First Case of Recurrent Acute Pancreatitis in a Patient with
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The novel COVID-19 disease has infected more than 2 million people worldwide, causing more than 120000 deaths. While the disease is known to primarily affect the respiratory system, gastrointestinal manifestations can also occur. However, little is known about the development of acute pancreatitis in COVID-19. The present report highlights a patient with no precipitating risk factors for pancreatitis who presented with recurring acute pancreatitis following the diagnosis of SARS-CoV-2 infection.

An otherwise healthy 38-year-old man presented to the Emergency Department (ED) with fever and epigastric pain. Laboratory testing revealed a lipase level of 10 255 ukat/L. An abdominal ultrasound showed no gallstones. After ruling out the possible causes of acute pancreatitis, a diagnosis of idiopathic acute pancreatitis was made. He received conservative management and was discharged home after being medically stabilized. Of note, the patient tested positive for SARS-CoV-2 infection at a local testing center 1 week prior to presenting to the ED.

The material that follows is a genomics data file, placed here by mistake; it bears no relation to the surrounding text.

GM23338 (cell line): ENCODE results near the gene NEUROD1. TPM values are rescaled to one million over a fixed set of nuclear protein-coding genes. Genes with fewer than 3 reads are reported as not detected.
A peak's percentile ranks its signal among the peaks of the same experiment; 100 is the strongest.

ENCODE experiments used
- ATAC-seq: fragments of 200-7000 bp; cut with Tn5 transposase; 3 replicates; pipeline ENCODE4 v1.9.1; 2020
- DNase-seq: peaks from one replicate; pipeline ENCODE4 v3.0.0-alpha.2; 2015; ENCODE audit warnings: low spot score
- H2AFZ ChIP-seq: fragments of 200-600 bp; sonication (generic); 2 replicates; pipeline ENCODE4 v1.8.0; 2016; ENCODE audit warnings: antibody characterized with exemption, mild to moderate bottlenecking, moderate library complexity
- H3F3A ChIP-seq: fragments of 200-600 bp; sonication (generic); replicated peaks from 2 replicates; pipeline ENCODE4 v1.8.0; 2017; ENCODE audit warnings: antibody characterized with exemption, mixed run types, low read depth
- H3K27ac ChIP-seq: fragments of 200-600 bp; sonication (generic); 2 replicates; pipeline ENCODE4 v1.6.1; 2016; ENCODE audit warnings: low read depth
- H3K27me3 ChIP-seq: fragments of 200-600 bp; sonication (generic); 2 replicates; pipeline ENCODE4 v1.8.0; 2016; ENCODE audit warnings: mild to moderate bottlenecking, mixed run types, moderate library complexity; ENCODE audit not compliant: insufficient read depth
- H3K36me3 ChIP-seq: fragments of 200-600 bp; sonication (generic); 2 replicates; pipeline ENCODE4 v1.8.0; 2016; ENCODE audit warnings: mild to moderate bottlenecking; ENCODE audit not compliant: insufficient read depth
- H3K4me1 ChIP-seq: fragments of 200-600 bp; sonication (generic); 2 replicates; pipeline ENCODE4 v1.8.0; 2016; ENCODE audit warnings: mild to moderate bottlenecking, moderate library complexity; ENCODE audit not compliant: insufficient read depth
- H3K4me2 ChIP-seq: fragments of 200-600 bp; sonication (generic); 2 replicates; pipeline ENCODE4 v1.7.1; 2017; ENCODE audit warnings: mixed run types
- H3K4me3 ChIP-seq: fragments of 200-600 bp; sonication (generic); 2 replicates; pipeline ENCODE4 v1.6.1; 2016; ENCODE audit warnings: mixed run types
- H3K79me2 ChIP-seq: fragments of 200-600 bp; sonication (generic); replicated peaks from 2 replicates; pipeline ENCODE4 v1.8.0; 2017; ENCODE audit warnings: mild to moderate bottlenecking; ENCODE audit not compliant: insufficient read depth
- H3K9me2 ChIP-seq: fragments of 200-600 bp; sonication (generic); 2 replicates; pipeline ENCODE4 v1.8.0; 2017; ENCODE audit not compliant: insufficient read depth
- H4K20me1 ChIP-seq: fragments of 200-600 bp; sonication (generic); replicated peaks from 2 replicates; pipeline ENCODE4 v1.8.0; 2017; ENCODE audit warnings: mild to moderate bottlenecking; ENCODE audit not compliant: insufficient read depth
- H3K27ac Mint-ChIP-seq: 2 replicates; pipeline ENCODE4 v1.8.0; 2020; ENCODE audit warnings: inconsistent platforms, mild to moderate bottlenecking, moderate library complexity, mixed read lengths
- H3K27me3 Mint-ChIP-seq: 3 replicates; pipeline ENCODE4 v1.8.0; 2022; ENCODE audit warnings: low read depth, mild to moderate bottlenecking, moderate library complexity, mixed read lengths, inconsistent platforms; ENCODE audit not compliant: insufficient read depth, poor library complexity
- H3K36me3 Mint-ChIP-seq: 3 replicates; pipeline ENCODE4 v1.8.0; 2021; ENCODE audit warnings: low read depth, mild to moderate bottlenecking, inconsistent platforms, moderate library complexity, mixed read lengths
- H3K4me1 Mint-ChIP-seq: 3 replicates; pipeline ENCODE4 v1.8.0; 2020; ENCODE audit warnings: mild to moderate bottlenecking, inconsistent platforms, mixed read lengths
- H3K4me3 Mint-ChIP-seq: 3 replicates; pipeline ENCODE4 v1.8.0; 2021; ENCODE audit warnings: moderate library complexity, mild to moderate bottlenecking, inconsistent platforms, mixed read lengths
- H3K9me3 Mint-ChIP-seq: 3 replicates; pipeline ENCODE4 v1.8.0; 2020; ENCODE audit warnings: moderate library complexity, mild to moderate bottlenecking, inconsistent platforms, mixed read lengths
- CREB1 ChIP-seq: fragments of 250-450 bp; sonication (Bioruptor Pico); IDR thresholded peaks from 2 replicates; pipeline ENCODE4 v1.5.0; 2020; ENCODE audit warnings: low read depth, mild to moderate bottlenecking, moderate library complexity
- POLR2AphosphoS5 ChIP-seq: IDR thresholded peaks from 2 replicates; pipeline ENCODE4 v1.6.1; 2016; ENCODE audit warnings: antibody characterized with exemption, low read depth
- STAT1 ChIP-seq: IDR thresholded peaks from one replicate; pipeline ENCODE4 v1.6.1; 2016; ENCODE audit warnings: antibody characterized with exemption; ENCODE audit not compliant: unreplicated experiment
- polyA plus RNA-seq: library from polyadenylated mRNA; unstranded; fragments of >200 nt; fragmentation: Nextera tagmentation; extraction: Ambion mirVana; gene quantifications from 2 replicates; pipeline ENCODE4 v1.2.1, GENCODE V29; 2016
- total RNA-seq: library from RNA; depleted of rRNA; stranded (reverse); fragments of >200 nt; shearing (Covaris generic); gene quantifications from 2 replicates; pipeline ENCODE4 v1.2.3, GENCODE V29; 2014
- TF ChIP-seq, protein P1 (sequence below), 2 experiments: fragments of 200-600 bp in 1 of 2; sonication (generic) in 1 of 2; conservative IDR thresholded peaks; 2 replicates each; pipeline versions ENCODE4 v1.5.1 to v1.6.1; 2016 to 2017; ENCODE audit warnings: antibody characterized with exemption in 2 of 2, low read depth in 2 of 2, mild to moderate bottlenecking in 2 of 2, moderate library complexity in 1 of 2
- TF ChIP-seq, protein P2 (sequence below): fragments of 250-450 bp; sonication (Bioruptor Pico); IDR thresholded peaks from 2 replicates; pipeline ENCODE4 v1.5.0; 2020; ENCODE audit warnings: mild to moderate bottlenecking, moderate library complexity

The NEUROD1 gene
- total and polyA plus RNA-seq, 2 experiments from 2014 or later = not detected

One week following the discharge, the patient returned with recurrent severe epigastric pain. Laboratory testing showed a lipase level of 20 320 ukat/L. An abdominal CT revealed acute pancreatitis. Further workups, including abdominal ultrasound, hepatitis serology, and immunoglobulin G for autoimmune pancreatitis, were unrevealing. Repeated SARS-CoV-2 testing produced positive results.

Conclusively, The temporal relationship between clinical presentation of acute pancreatitis and SARS-CoV-2 infection in this patient with no precipitating risk factors for pancreatitis suggests COVID-19-associated acute pancreatitis. The review of the literature found a handful of reported cases of acute pancreatitis in patients with coexisting SARS-CoV-2 infection, and this report presents the first presumptive case of COVID-19-associated recurring acute pancreatitis.

Source: https://www.amjcaserep.com/download/index/idArt/927076
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